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Beschreibung des Verlags
The Grateful Dead are perhaps the most legendary American rock band of all time. For thirty years, beginning in the hippie scene of San Francisco in 1965, they were a musical institution, the original jam band that broke new ground in so many ways. From the music to their live concert sound systems and fan recordings, they were forward-thinking champions of artistic control and outlaw artists who marched to the beat of their own drums.
Bill Kreutzmann, one of their founding members and drummer for every one of their over 2,300 concerts has written an unflinching and wild account of playing in the greatest improvisational band of all time. Everything a rock music fan would expect is here, but what sets this apart is Bill's incredible life of adventure that was at the heart of the Grateful Dead experience. This was a band that knew no limits and Bill lived life to the fullest, pushing the boundaries of drugs, drums and high times, through devastating tragedy and remarkable triumph.
But at this book's beating heart is the music--theirs and others. Some of the greatest musicians and concerts were a part of the Grateful Dead's career, from sharing the stage with Janis Joplin, Bob Dylan, and The Who, to playing in the Acid Tests, The Monterey Pop Festival, Woodstock and Altamont. Bill's life is a chronicle of American music and pop culture history and his epic personal journey is one of sonic discovery and thrilling experiences.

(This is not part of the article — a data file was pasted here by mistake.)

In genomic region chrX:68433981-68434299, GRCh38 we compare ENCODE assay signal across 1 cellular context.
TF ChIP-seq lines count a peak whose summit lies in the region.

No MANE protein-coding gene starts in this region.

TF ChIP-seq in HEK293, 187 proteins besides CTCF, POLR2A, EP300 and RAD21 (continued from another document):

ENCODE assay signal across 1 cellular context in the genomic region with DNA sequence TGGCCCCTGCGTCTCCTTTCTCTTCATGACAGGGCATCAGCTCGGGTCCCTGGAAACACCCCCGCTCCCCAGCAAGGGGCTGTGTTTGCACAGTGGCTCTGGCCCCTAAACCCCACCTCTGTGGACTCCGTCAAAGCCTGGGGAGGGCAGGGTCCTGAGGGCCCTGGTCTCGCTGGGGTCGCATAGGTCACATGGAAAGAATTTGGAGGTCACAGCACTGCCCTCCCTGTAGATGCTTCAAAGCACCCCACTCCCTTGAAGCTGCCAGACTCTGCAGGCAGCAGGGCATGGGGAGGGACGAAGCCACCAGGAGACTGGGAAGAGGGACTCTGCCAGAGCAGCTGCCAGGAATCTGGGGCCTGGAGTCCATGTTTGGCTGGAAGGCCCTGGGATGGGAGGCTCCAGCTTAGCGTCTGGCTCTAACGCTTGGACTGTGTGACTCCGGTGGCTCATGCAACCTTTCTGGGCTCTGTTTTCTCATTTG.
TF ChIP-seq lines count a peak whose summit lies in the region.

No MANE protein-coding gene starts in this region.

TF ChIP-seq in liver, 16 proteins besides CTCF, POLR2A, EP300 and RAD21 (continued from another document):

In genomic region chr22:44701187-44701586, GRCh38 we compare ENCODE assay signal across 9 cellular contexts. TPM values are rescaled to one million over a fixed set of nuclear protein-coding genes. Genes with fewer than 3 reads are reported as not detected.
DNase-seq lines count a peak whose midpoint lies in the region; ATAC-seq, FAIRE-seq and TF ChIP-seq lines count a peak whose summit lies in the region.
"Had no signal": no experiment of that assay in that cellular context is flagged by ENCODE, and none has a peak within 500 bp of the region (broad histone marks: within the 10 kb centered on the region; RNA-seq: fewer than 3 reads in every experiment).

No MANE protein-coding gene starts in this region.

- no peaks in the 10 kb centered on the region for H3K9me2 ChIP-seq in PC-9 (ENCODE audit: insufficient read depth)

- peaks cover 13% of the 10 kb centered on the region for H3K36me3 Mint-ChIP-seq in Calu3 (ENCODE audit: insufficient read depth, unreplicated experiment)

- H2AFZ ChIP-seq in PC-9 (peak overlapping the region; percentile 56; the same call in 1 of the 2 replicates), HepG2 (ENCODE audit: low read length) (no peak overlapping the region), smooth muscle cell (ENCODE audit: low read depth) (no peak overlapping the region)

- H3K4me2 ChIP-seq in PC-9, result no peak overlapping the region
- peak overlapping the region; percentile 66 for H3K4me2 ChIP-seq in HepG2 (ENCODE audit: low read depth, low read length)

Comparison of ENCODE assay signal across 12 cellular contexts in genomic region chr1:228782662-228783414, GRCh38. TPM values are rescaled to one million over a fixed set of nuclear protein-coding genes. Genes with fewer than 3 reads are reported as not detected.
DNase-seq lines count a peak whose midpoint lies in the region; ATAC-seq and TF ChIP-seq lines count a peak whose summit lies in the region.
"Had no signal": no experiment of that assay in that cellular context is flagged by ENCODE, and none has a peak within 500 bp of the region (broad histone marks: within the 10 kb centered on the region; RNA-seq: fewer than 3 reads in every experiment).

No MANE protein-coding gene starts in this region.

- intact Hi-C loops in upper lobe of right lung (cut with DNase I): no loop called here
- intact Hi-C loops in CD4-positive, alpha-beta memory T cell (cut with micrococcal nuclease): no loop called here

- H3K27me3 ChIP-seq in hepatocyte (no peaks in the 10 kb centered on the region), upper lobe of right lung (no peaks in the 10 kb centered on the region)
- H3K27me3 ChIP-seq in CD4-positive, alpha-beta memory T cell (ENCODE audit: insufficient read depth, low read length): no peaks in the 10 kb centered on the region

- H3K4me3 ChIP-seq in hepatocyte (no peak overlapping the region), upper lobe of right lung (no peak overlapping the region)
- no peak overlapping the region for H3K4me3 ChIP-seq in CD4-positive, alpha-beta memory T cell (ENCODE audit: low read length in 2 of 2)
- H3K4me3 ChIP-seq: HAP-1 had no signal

When Kreutzmann was 16, in the early 1960s, he saw Jerry Garcia play bass in a band called Mother McCree's Uptown Jug Champions. He decided then and there that he was going to follow Garcia forever. A couple of weeks later, Garcia called Kreutzmann and asked him to join a band, which they first called the Warlocks and then the Grateful Dead. Like one of the Dead's meandering, free-form jams, Kreutzmann's memoir wanders capaciously from one moment to the next, never settling for long on any particular aspect of his life. Kreutzmann recalls his introduction to Mickey Hart, who eventually joins the band and teaches him the rudiments of drumming. He provides his own history of the Dead through chronicles of the band's albums and the personnel involved in making them; he explains that 1970's Workingman's Dead was all about discovering songs, and American Beauty, from the same year, is all about having the harmonies to sing the songs. Kreutzmann offer his take on each band member, recalling many of his long, strange trips on various hallucinogens, as well as the ups and downs of his personal life. When he met his wife, Aimee, it changed his life. He concludes that his book is really simple love story about letting your heart guide you through an incredible journey, but his rock-and-roll memoir never really achieves emotional transcendence.